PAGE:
I completely agree that helping others and giving my time to improving the lives of others often increases my energy level and definitely leaves me with a greater sense of well-being. I work with teenagers every day, and their energy is contagious. The older I get the more I appreciate that about my job 🙂

    My own daughter is grown up now and away at college, but I can say with sincerity that it was a privilege to raise her. I am grateful to have so many lovely memories of her childhood. It always bothers me to hear parents complaining about their children. Those precious years really vanish before your eyes.


  10. Sally says:

    Me time is often selfish time. I’ve noticed that when Jesus took time away or alone it wasn’t to soak in a hot bath; it was time spent with His Father. We do need time alone: precious time to rest in Christ and fill ourselves with His Word. Thanks for another great article.

  11. Becky says:

    I agree with Caroline – on the appropriate need for self-care and recharge. I think there’s a pendulum swing in the attempt to avoid this selfish imbalance of self-focus towards pushing the notion of all “me-time” as selfish.
    I know that is not what you are saying in this article.
    But as in many of the issues surrounding home and Family, balance is important.
    We can be misled, even for years, by well-meaning caution that is not recognized as out of balance.
    A little Saturday jaunt for the kids so mommy can plan in quiet or even a Mother’s Day pedicure once in her life can be refreshing, which is good for everyone.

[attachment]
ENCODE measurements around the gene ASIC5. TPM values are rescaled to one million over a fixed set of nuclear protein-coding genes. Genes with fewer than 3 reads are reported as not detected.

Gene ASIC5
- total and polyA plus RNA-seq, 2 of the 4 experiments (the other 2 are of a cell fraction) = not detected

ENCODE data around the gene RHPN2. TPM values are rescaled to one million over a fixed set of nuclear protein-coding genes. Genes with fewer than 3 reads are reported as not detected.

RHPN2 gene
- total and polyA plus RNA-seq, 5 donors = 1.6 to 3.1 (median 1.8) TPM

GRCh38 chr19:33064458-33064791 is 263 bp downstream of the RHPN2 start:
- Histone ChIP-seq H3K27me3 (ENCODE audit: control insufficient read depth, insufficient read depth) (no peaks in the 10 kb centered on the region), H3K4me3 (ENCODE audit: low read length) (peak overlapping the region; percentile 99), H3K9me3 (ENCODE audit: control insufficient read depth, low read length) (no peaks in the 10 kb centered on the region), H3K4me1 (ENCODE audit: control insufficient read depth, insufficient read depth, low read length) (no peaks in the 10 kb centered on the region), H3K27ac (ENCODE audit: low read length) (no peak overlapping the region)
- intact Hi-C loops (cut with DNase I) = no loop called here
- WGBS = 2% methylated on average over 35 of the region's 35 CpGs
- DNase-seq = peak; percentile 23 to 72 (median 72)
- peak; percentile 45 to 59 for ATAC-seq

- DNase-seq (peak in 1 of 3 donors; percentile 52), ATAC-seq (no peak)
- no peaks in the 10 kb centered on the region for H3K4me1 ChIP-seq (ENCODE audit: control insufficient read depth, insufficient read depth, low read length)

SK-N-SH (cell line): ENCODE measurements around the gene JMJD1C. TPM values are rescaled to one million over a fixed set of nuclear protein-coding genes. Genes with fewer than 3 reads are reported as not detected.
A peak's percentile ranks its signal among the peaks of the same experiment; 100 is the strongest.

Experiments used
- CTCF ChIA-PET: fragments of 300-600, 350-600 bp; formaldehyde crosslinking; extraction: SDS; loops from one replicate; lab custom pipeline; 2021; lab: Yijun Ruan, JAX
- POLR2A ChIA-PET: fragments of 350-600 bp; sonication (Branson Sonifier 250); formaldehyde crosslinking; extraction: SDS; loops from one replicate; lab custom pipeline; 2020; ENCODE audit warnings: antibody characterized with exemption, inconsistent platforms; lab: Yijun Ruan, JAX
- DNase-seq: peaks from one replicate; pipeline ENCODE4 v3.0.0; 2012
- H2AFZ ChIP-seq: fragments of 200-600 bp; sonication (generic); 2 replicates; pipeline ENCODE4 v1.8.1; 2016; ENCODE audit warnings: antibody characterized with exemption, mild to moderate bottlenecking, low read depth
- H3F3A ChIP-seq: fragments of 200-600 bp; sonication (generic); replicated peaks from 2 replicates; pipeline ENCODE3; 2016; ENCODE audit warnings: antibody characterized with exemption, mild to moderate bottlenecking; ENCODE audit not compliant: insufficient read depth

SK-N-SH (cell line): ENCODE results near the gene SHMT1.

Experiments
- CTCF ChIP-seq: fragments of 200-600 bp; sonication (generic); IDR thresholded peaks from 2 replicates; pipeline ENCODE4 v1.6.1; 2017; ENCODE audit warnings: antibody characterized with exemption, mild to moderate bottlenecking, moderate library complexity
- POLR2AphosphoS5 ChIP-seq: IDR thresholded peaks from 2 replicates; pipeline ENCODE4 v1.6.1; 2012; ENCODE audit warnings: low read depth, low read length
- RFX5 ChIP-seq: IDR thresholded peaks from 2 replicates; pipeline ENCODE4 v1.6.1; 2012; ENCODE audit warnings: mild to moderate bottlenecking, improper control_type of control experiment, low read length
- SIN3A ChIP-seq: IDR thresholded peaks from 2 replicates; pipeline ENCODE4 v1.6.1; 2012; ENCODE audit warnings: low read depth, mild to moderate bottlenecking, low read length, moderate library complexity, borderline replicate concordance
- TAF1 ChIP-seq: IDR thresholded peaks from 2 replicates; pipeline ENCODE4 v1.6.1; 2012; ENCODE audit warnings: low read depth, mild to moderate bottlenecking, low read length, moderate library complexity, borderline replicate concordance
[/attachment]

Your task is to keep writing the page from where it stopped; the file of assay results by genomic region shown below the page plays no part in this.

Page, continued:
Recreation should be for the purpose of better serving the Lord in the life he’s given us.
    I tell my kids that, too, whenever they want to play before they do their work. God made us to do our work, and then we play and relax together to rest up for another round of serving together.

  12. Charity J Knox says:

    I have went through times in motherhood I was really struggling and it was good for me to have more time away from my kids. Through God’s grace he has reached those broken pieces. I still need to respect my need for quiet, but God is so good.

    I have had some well meaning friends tell me I needed to spend more time away from my kids…saying “you aren’t just a mother.” I have come to a time in my life where I cherish the time with my kids and see how important this time is for teaching and training them.

    It is always a fight against our self centered culture that doesn’t recognize the value of serving our families.

    I always look forward to your blog posts. As a homeschooling Christian, I am a minority in my community and it isn’t always easy. You are one of my online mentors. Thank you!

  13. Layne R. says:

    Wow! Thank you, Kelly! I needed to hear this! I so appreciate you, thank you for allowing The LORD to use you as a sharpening tool! You are washing your readers feet…thank you!!